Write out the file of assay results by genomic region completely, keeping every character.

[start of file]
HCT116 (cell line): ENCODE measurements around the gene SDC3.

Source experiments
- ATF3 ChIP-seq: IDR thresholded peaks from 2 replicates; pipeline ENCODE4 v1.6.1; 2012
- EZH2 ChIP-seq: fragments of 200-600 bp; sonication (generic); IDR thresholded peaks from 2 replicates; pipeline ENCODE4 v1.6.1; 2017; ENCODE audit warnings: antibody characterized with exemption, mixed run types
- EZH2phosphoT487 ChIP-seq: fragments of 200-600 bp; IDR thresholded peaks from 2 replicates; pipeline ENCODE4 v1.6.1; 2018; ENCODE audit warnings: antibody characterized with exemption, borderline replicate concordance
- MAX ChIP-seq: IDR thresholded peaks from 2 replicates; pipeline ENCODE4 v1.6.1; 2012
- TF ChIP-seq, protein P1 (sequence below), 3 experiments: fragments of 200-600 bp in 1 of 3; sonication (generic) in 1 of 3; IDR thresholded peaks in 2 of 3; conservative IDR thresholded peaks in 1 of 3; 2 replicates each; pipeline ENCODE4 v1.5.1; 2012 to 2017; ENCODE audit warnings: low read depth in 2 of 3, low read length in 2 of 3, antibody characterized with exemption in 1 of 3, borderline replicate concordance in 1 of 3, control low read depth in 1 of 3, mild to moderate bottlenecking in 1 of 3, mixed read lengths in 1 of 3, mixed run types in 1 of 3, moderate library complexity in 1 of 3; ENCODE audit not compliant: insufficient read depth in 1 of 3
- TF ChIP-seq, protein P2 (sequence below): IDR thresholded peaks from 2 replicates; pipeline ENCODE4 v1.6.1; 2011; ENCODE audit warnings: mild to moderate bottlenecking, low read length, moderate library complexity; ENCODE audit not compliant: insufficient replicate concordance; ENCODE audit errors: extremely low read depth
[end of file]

HCT116 (cell line): ENCODE measurements around the gene SDC3.

Source experiments
- ATF3 ChIP-seq: IDR thresholded peaks from 2 replicates; pipeline ENCODE4 v1.6.1; 2012
- EZH2 ChIP-seq: fragments of 200-600 bp; sonication (generic); IDR thresholded peaks from 2 replicates; pipeline ENCODE4 v1.6.1; 2017; ENCODE audit warnings: antibody characterized with exemption, mixed run types
- EZH2phosphoT487 ChIP-seq: fragments of 200-600 bp; IDR thresholded peaks from 2 replicates; pipeline ENCODE4 v1.6.1; 2018; ENCODE audit warnings: antibody characterized with exemption, borderline replicate concordance
- MAX ChIP-seq: IDR thresholded peaks from 2 replicates; pipeline ENCODE4 v1.6.1; 2012
- TF ChIP-seq, protein P1 (sequence below), 3 experiments: fragments of 200-600 bp in 1 of 3; sonication (generic) in 1 of 3; IDR thresholded peaks in 2 of 3; conservative IDR thresholded peaks in 1 of 3; 2 replicates each; pipeline ENCODE4 v1.5.1; 2012 to 2017; ENCODE audit warnings: low read depth in 2 of 3, low read length in 2 of 3, antibody characterized with exemption in 1 of 3, borderline replicate concordance in 1 of 3, control low read depth in 1 of 3, mild to moderate bottlenecking in 1 of 3, mixed read lengths in 1 of 3, mixed run types in 1 of 3, moderate library complexity in 1 of 3; ENCODE audit not compliant: insufficient read depth in 1 of 3
- TF ChIP-seq, protein P2 (sequence below): IDR thresholded peaks from 2 replicates; pipeline ENCODE4 v1.6.1; 2011; ENCODE audit warnings: mild to moderate bottlenecking, low read length, moderate library complexity; ENCODE audit not compliant: insufficient replicate concordance; ENCODE audit errors: extremely low read depth